I was chuffed to read the generous half-page review of Lugosi's Children in the Weekend Herald. Most of the 11 artists in the exhibition were mentioned by Graham Reid and he responded very favourably to both the atmosphere of the exhibition as well as the major theme of the show, which concerns the ways that people respond to darkness.
Here are a few documentary snaps of the exhibition and the artist talk on Saturday 27 August taken by various people including myself, Laura Howard and Katharina Jaeger.
Bronwynne Cornish's Oracle Howl with the other Bronwyn (me) behind it.
A view inside the Oracle tent where the three Oracles, Howl, Sigh and Screech await written questions from visitors, which will be answered by the Oracle within seven days.
The responses from the Oracle are transcribed onto pieces of paper along with the person's initials and these are pinned to the wall of the calico tent, so that people can return to the exhibition and read the answer to their question.
Julia deVille's Golden Gosling looks out onto Ponsonby Road.
One of Katharina's Goblet and textile sculptures is being passed around visitors to the artist talk at the Gallery.
Katharina and me at Objectspace before she flew home to Christchurch. A selection of her amazing pieces look on in the background.
Steph Lusted holding her intricately carved necklace for the visitors to look at, while I nervously hold the fragile bell jar that encloses the piece on display.
Shelley Norton is talking here about her fantastic installation in the vault, which is a plastic outline of the three figures from Manet's famous painting Olympia - the nude courtesan, her maid, and a black cat. You can just glimpse Olympia's head in the background of the image. Unseen on the other side of the vault is an installation of 69 pieces called Freud's Forest that converses with Olympia.
By the way, in the image above I am holding the A4 exhibition catalogue for Lugosi's Children, which includes a wonderful introduction by Jack Ross, a substantial 7000 word essay that I wrote about each of the works in the exhibition, and a fantastic selection of images. The catalogue, beautifully designed by Alan Deare of Area Design, retails for $5.00 per copy. Contact Objectspace to order a printed copy (only a limited number remain), or you can download a free copy for yourself right here.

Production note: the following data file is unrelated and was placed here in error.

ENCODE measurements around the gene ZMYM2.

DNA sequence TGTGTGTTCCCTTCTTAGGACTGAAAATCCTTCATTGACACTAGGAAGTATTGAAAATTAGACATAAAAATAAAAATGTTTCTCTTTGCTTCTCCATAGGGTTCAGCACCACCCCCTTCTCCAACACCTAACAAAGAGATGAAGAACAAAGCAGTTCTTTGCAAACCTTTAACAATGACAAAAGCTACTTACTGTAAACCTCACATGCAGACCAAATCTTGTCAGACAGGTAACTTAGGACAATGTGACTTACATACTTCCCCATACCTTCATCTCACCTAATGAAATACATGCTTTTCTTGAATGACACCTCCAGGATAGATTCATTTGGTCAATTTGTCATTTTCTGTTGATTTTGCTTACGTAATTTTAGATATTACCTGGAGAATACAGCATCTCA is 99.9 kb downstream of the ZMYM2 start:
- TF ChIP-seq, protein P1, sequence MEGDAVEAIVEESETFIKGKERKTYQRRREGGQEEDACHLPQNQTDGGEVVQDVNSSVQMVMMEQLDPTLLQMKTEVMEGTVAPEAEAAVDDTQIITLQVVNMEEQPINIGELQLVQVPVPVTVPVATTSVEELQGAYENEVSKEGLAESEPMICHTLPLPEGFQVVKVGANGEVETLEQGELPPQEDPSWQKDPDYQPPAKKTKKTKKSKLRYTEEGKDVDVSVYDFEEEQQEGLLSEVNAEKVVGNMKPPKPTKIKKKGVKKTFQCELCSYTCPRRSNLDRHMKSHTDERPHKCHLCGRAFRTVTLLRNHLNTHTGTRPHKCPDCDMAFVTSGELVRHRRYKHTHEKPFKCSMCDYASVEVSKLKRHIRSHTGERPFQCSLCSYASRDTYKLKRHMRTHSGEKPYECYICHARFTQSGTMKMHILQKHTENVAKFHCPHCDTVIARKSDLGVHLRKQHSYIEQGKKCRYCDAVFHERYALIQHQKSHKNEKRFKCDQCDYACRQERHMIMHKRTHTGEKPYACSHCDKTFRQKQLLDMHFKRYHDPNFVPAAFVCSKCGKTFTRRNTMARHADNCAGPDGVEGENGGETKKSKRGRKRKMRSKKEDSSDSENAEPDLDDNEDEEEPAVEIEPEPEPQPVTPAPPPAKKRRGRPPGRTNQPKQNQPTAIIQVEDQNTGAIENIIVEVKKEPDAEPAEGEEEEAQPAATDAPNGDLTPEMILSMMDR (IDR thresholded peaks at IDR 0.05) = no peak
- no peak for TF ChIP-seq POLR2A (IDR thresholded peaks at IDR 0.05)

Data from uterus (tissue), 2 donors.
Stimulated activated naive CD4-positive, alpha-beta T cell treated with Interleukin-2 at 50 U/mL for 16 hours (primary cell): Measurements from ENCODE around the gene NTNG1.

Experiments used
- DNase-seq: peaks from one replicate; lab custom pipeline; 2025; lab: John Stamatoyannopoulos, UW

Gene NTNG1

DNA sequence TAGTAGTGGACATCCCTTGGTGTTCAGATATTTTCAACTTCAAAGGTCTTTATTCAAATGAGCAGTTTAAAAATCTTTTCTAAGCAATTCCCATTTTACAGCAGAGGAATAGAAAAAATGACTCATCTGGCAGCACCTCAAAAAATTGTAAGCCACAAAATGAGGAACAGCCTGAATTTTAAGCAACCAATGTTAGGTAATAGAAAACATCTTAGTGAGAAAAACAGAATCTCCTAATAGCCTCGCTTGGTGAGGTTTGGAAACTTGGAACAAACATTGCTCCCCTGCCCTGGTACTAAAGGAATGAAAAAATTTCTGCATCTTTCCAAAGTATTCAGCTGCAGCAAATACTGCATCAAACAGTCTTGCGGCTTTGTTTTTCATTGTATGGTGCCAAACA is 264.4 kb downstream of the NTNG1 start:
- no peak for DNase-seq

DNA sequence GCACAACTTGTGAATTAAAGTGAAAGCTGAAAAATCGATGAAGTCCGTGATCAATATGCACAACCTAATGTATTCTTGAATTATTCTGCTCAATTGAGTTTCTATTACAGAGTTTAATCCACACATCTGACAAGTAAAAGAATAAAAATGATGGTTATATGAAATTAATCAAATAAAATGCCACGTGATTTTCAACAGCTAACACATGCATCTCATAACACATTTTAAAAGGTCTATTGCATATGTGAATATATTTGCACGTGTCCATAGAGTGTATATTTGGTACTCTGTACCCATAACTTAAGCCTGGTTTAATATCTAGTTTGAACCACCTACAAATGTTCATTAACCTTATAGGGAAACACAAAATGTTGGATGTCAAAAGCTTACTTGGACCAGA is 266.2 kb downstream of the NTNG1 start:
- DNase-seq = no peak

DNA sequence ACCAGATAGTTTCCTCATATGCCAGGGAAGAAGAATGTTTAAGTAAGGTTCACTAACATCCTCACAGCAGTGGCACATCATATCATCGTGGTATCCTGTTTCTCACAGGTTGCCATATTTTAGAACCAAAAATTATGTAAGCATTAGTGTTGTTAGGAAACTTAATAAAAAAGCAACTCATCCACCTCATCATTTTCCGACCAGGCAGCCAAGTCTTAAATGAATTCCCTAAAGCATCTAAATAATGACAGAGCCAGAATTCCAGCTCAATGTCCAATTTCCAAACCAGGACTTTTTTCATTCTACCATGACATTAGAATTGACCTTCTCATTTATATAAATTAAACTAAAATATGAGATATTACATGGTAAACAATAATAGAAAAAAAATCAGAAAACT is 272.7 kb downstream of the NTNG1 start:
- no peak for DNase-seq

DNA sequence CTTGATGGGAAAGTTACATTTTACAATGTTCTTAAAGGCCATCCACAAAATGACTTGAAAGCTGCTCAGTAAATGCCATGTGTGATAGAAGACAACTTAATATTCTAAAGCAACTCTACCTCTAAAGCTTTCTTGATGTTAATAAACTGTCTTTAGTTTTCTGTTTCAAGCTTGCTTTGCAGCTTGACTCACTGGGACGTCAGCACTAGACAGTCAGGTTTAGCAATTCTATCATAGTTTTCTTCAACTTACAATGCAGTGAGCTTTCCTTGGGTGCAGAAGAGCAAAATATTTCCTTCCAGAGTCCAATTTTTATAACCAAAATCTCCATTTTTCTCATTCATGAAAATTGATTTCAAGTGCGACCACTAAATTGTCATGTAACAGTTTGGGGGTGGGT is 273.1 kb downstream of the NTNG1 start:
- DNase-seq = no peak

The two indispensable members of the exhibition team: Laura Howard, Objectspace Programme Coordinator and Karl Chitham, the visionary exhibition designer.
A view of the table. It is so hard to capture the detail of the works so you really must come and visit the exhibition and see the works in the flesh. Inside the bell jars are five of Jane Dodd's exquisitely crafted predator / prey brooches. Paul Rayner's Grayson Perry Spirit Bottle is the centre-piece on the table. Five of Tanya Wilkinson's decorative ceramic cakes are placed around the table, along with eight of Katharina Jaeger's goblet mounds, collectively titled new skin thickens on my skull. Tim Main's beautiful wood and ceramic Rosette Southern Forest 1 looks splendid hung high on the side wall of the gallery.
The exhibition runs until 1 October at Objectspace, 8 Ponsonby Road, Auckland.
I hope you'll drop by for a visit.
At 11am on Saturday 24 September Dr Jenny Lawn and Dr Jack Ross from Massey University's School of English and Media Studies (Albany) will be giving an informal public talk at Objectspace about Gothic themes in New Zealand Art, Film and Literature.